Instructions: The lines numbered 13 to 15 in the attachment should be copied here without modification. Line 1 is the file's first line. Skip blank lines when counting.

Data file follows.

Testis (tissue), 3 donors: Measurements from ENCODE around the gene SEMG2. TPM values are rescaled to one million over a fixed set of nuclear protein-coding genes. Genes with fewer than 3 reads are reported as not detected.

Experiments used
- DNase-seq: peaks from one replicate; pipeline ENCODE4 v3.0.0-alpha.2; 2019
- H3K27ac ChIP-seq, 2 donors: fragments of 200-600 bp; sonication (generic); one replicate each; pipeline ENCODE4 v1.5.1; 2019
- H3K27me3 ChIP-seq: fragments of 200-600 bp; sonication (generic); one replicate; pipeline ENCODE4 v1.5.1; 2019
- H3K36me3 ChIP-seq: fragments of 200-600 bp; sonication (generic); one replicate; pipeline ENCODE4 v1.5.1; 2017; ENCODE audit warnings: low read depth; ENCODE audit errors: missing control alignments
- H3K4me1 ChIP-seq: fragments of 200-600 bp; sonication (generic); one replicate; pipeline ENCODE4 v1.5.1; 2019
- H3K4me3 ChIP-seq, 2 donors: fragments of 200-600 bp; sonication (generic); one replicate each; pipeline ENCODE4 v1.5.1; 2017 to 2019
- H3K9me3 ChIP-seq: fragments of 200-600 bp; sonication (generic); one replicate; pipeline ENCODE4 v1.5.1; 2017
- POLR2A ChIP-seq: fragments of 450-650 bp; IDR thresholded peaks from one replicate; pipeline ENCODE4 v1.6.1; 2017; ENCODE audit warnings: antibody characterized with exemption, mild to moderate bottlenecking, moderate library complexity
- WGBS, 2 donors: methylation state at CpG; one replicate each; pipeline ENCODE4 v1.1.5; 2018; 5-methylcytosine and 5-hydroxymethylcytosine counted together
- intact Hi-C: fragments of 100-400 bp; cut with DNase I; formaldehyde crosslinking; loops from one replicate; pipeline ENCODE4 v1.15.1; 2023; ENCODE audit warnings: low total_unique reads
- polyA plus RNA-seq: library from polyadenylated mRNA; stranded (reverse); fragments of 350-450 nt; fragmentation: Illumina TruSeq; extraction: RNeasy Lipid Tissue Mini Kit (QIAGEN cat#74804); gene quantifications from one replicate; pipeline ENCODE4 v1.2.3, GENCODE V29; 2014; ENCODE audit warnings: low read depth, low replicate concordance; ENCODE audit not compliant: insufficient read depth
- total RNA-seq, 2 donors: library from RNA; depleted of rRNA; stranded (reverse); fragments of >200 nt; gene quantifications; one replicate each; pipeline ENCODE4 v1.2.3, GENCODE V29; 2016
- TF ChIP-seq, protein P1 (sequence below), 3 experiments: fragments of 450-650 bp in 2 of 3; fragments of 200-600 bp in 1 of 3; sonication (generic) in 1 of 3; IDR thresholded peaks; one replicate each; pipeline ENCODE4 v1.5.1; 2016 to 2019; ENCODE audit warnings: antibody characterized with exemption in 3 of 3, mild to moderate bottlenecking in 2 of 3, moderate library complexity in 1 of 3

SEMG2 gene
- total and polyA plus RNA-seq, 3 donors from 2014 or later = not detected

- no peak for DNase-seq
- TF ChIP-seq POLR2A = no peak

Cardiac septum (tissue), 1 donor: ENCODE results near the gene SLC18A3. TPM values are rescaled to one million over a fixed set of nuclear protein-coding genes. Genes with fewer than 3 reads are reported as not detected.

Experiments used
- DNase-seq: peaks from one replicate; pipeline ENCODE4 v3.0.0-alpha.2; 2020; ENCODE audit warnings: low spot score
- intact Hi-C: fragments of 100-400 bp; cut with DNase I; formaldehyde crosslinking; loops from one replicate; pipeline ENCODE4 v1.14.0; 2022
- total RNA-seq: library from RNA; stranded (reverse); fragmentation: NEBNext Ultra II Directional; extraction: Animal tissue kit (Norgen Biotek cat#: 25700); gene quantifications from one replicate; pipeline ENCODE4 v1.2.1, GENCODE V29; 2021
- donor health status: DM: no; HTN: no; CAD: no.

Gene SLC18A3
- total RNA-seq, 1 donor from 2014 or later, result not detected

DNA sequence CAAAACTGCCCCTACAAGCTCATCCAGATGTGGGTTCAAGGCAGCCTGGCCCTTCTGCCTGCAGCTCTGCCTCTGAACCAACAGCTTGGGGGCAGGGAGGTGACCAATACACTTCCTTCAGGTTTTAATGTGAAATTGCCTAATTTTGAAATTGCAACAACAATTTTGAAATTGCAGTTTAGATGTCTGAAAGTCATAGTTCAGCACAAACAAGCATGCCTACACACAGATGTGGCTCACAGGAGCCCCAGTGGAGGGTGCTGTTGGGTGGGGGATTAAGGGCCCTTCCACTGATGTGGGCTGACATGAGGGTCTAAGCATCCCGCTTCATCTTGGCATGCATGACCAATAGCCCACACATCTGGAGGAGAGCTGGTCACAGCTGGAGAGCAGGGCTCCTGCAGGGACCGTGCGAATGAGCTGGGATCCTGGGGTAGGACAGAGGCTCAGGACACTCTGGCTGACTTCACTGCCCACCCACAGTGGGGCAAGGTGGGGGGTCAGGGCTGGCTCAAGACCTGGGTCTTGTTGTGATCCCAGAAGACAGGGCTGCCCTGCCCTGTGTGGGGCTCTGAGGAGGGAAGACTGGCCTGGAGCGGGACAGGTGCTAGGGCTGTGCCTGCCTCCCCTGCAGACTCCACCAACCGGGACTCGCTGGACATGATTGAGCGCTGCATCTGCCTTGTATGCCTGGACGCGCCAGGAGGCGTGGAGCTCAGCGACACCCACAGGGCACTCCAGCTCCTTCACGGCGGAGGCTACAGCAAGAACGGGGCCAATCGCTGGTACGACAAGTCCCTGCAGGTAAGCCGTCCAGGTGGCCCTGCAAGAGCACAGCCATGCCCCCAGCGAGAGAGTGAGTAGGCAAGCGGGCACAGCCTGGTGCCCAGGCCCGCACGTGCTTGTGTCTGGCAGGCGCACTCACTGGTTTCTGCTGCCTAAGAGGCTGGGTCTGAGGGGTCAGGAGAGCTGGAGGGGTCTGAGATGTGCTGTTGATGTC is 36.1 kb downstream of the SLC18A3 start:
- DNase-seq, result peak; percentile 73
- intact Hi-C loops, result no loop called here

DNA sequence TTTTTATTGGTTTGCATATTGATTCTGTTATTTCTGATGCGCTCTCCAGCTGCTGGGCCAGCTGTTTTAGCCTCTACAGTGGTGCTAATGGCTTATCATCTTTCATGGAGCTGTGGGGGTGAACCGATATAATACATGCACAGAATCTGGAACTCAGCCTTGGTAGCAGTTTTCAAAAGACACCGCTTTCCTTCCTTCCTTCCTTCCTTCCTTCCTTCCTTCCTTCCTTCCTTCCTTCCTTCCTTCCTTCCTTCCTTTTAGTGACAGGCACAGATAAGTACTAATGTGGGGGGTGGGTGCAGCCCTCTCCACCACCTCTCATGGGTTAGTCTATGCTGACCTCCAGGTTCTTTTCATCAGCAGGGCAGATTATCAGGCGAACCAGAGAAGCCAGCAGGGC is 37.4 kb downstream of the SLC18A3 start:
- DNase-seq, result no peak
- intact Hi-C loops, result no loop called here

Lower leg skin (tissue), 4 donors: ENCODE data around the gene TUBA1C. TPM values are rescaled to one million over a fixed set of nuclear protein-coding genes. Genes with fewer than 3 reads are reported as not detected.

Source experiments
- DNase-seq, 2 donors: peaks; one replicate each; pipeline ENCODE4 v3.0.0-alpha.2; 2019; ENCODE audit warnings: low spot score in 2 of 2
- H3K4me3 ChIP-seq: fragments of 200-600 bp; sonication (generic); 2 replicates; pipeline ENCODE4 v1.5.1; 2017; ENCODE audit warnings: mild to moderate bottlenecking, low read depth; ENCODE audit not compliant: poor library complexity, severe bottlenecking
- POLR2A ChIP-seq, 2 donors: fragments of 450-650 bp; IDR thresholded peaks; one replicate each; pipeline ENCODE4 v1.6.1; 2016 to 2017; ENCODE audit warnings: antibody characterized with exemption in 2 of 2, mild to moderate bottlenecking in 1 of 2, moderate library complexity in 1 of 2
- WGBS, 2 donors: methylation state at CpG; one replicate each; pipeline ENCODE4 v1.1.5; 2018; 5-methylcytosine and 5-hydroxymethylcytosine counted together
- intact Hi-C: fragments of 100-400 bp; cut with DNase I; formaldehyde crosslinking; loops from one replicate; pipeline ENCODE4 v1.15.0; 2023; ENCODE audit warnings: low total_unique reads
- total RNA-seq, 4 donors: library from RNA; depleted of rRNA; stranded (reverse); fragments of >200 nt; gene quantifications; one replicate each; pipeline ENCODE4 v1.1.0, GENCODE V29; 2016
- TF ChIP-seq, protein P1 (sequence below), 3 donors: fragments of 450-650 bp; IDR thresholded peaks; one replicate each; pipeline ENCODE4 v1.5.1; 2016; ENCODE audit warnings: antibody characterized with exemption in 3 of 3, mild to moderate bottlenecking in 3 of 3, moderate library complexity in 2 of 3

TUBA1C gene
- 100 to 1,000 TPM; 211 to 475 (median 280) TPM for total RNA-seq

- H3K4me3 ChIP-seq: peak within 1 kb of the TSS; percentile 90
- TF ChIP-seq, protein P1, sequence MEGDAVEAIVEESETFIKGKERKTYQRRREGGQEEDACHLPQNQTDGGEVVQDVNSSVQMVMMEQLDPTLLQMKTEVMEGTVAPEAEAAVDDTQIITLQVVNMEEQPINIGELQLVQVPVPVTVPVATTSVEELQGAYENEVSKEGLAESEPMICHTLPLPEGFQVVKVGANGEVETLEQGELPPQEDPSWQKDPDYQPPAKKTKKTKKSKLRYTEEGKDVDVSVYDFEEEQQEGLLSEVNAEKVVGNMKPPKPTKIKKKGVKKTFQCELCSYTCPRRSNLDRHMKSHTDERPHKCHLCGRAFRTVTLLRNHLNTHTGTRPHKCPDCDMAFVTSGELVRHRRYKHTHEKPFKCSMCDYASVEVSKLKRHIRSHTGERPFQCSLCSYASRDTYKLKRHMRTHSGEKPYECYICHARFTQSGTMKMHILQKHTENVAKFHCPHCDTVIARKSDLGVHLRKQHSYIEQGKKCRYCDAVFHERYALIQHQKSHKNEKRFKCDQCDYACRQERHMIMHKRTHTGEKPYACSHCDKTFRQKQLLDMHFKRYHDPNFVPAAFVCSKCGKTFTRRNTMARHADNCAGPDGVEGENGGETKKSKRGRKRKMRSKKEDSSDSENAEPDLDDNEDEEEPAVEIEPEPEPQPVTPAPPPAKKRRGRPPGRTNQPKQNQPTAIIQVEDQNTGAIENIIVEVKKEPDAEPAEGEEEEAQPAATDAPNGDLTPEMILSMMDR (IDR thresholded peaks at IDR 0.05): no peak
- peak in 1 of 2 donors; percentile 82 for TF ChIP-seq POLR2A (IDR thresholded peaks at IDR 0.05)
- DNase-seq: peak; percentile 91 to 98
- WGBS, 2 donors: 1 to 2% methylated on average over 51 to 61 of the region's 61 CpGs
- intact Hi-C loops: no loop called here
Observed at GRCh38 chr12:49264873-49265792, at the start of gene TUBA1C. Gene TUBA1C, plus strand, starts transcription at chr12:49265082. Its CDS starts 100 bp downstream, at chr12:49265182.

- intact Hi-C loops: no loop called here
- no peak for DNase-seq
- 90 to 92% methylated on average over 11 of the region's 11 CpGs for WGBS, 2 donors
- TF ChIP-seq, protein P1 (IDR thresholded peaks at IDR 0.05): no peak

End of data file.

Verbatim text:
- polyA plus RNA-seq: library from polyadenylated mRNA; stranded (reverse); fragments of 350-450 nt; fragmentation: Illumina TruSeq; extraction: RNeasy Lipid Tissue Mini Kit (QIAGEN cat#74804); gene quantifications from one replicate; pipeline ENCODE4 v1.2.3, GENCODE V29; 2014; ENCODE audit warnings: low read depth, low replicate concordance; ENCODE audit not compliant: insufficient read depth
- total RNA-seq, 2 donors: library from RNA; depleted of rRNA; stranded (reverse); fragments of >200 nt; gene quantifications; one replicate each; pipeline ENCODE4 v1.2.3, GENCODE V29; 2016
- TF ChIP-seq, protein P1 (sequence below), 3 experiments: fragments of 450-650 bp in 2 of 3; fragments of 200-600 bp in 1 of 3; sonication (generic) in 1 of 3; IDR thresholded peaks; one replicate each; pipeline ENCODE4 v1.5.1; 2016 to 2019; ENCODE audit warnings: antibody characterized with exemption in 3 of 3, mild to moderate bottlenecking in 2 of 3, moderate library complexity in 1 of 3